KARACHI: After several months of defeats in the international diplomatic arena, Pakistan scored a rare victory on Saturday: the Netherlands-based Court of Arbitration has accepted Islamabad’s application for a stay-order on the Kishanganga Dam and ruled that, until a final settlement between India and Pakistan is reached, New Delhi will not be allowed to resume construction.
The seven-member court unanimously ruled in favour of Pakistan’s application seeking a stay order on construction of the Kishanganga Hydroelectric Project (KHEP).
Under the order, India will not be allowed to make “any permanent works on or above the Kishanganga/Neelum riverbed at the Gurez site that may inhibit the restoration of the flow of the river to its natural channel.”
Pakistan has contended that the Kishanganga Dam – named after the tributary of the Jhelum River – violates the 1960 Indus Waters Treaty signed by India and Pakistan to allocate the use of the Indus river system.
The ruling is a surprising reversal of an August 25 decision by the panel that had decided against issuing a stay order. On that occasion, infighting within Pakistan’s legal and diplomatic team had caused them to present what the court had then described as an unconvincing argument.
While not an endorsement of Pakistan’s stance on the dam building controversy, the stay order grants one of Islamabad’s most important requests: that India’s construction activities be halted. Crucially, from the Pakistani perspective, no such order has been issued to Pakistan, which is building a dam three times bigger, known as the Neelum-Jhelum Hydroelectric Project (NHJEP).
This order is absolutely critical for one reason: the court is likely to determine which of the two projects – KHEP or NHJEP – should be allowed to proceed based on one criteria above most others: which dam is closer to completion.
The Indian dam was scheduled for completion in 2014, whereas the Pakistani dam is not scheduled to be finished until 2016. The stay order, however, completely changes those timelines, particularly since it affects only the Indian dam and not the Pakistani one.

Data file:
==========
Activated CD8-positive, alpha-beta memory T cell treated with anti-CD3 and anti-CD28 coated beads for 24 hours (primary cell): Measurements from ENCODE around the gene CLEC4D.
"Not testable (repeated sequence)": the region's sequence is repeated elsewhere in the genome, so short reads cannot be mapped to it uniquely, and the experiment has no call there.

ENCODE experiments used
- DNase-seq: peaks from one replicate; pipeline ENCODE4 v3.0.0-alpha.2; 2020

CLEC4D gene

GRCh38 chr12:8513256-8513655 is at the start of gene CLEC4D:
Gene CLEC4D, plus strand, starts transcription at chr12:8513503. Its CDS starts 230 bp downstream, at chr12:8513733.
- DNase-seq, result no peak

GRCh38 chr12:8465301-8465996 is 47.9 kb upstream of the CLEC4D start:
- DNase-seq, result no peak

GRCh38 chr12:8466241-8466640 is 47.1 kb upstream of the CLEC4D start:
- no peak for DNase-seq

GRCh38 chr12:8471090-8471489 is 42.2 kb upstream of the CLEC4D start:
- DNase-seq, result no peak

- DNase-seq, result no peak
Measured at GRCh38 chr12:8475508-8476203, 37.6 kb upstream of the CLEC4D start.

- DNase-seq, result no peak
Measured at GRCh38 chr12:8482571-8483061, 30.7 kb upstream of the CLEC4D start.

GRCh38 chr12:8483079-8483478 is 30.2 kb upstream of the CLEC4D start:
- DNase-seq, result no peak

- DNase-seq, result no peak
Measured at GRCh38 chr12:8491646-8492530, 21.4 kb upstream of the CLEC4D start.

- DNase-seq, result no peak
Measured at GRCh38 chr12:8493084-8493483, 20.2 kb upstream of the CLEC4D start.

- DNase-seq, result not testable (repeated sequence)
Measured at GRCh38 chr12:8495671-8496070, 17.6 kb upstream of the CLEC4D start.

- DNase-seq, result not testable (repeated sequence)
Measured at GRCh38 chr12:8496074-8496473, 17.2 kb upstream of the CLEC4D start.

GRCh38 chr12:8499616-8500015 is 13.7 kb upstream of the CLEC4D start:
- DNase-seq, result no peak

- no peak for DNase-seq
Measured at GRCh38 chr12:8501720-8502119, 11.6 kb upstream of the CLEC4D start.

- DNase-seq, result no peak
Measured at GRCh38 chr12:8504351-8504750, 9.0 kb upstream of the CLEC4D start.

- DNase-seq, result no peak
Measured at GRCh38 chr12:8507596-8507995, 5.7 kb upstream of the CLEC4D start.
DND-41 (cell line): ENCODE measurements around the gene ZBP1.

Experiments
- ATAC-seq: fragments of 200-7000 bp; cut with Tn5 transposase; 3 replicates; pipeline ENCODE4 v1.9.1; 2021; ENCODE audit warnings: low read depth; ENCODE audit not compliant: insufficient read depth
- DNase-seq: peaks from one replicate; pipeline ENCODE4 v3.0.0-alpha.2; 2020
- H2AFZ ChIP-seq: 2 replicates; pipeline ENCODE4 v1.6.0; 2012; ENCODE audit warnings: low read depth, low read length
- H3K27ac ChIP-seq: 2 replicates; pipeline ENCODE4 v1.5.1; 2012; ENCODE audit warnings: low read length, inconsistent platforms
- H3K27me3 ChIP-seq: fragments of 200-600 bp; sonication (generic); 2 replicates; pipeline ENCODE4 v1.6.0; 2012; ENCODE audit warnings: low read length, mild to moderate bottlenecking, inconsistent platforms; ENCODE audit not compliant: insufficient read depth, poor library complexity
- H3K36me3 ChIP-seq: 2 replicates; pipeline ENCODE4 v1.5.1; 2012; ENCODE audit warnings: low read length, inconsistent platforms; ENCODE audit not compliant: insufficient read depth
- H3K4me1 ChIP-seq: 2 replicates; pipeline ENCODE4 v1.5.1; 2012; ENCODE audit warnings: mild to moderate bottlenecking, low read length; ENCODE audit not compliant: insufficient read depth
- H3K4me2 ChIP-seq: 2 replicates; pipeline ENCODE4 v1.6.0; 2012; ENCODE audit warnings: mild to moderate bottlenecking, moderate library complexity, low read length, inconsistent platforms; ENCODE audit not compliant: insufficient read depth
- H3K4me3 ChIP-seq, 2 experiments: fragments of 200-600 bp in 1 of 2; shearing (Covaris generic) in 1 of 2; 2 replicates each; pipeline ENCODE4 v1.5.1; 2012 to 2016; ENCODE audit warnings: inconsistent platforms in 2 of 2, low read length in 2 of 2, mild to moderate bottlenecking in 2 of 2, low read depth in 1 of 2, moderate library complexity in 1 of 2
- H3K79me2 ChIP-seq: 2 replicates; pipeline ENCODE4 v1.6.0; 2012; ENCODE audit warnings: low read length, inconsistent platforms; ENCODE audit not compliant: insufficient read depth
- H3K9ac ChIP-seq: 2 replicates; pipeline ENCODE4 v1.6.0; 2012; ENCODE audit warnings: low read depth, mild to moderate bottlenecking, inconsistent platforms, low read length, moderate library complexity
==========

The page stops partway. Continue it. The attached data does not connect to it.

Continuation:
This methodology is known as the ‘priority rights method’ and is derived from the Indus Water Treaty itself. It is considered unusual in international law and had been deemed by many Pakistani experts as almost fatally weakening Pakistan’s case, since India has completed about 40% of the construction on the Kinshanganga Dam.
It is unclear, however, whether the stay order improves Pakistan’s chances of winning the overall case against the Indian dam.
On May 17, 2010, Pakistan had initiated proceedings against India at the Court of Arbitration under Article IX and Annexure G of the Indus Waters Treaty.
India had expected Pakistan to seek a stay order in January 2011 and was surprised when Pakistani officials failed to do so. Indian newspapers described Pakistan’s delay as an ‘unexpected reprieve’ for New Delhi.
The new stay order comes with an enforcement mechanism: Pakistan and India will arrange for joint inspections of the dam site in India to ensure that the Court’s orders are followed.
India had planned to generate about 300 megawatts of electricity from the dam, a project that is now likely to be put into jeopardy.
The seven-member Court of Arbitration is based in The Hague, in the Netherlands. It is chaired by Judge Stephen M. Schwebel (United States), former President of the International Court of Justice. The other members of the Court are Sir Franklin Berman (United Kingdom), Professor Howard S. Wheater (United Kingdom), Professor Lucius Caflisch (Switzerland), Professor Jan Paulsson (Sweden), Judge Bruno Simma (Germany), and Judge Peter Tomka (Slovakia).
Published in The Express Tribune, September 25th, 2011.
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